Cyclone Gabrielle: Group of southern farmers help out in Hawke’s Bay
Otago Daily Times Story By Ben Tomsett (4th April 2023)
Photos: Supplied via ODT. Third photo Nelson Hancox and Wilson Devery from Moa Flat, West Otago.
Armed with a few hundred kilograms worth of equipment, a group of Southland farmers took a week off to head to Hawke’s Bay to assist the flood-hit locals.
Co-ordinated by West Otago farmer Nelson Hancox and South Auckland business owner Richard Mabin, the group of 12 came from Southland and further afield to assist farmers in the region in restoring fences, clearing silt and getting areas of farms “stock-proof”.
The group brought a week’s worth of home-cooked food so as not to contribute to pressure on resources, while Mabin co-ordinated three utes, three quad-bikes and two diggers, mostly donated by friends, to be driven to Hawke’s Bay.
“It’s pretty cool to see how generous people are to help people out when they’re worse off than themselves.”
Another member of the group also paid for roughly 600 waratahs to be transported into the region.
Fletcher Construction donated about 5km of netting, wire and staples. The group worked throughout the week to install them on farms while the digger drivers pulled rotating shifts, starting work clearing silt at 4 am and working until about 7 pm.
Watching the destruction unfold on the news from his own farm in Southland, group member Wayne Hopcroft felt it was pretty important to get up there and do something about it.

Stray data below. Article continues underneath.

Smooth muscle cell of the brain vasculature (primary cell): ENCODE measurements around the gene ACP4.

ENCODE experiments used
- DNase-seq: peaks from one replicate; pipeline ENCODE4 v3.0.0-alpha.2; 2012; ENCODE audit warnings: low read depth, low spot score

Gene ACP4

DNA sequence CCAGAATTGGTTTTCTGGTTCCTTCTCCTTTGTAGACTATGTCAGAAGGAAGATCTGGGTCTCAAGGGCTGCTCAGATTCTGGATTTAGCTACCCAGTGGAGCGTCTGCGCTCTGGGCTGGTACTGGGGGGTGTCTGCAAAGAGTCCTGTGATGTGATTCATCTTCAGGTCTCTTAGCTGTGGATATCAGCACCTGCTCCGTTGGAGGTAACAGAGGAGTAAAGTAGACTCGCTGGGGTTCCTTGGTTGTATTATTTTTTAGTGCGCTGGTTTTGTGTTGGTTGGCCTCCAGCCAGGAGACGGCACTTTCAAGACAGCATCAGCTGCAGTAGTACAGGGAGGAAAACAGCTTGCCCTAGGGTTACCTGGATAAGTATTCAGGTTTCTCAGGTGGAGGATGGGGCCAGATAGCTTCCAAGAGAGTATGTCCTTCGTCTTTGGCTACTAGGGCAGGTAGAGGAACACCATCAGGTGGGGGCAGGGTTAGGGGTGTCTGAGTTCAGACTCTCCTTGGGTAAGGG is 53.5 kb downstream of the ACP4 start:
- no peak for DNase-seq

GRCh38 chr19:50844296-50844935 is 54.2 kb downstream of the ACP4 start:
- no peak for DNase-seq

“We didn’t get all the fences up and running but we got them up and operational enough so they could get stock to and from the yards.
“[We also] made quite a few of their paddocks stock proof, which would have been a bit of a daunting task if you were just an individual farmer looking at all the devastation and going, ‘well, where do I start?’.
“You get a dozen or so guys and you can blast through a lot of the work in a short period of time.”
It was hard work waking up at daylight and working until dark. The group usually polished the days off with a couple of beers before going to bed at about 8 pm.
He emphasised the work done by the group was nothing extraordinary in the context, as there were a large number of people from within the region and beyond doing their fair share to get the farms back on track.
“Some of the people down here, when they heard what was going on they gave money to put towards the likes of the waratahs and other things.
“We stopped at Cambridge on the way home about 8 o’clock at night and stopped at a pub, and an old guy there - he came over to the table and asked what we’d been doing, then he left us a $100 note for a few beers.”
The group were supported by several rural organisations including Farmlands and Farm Source.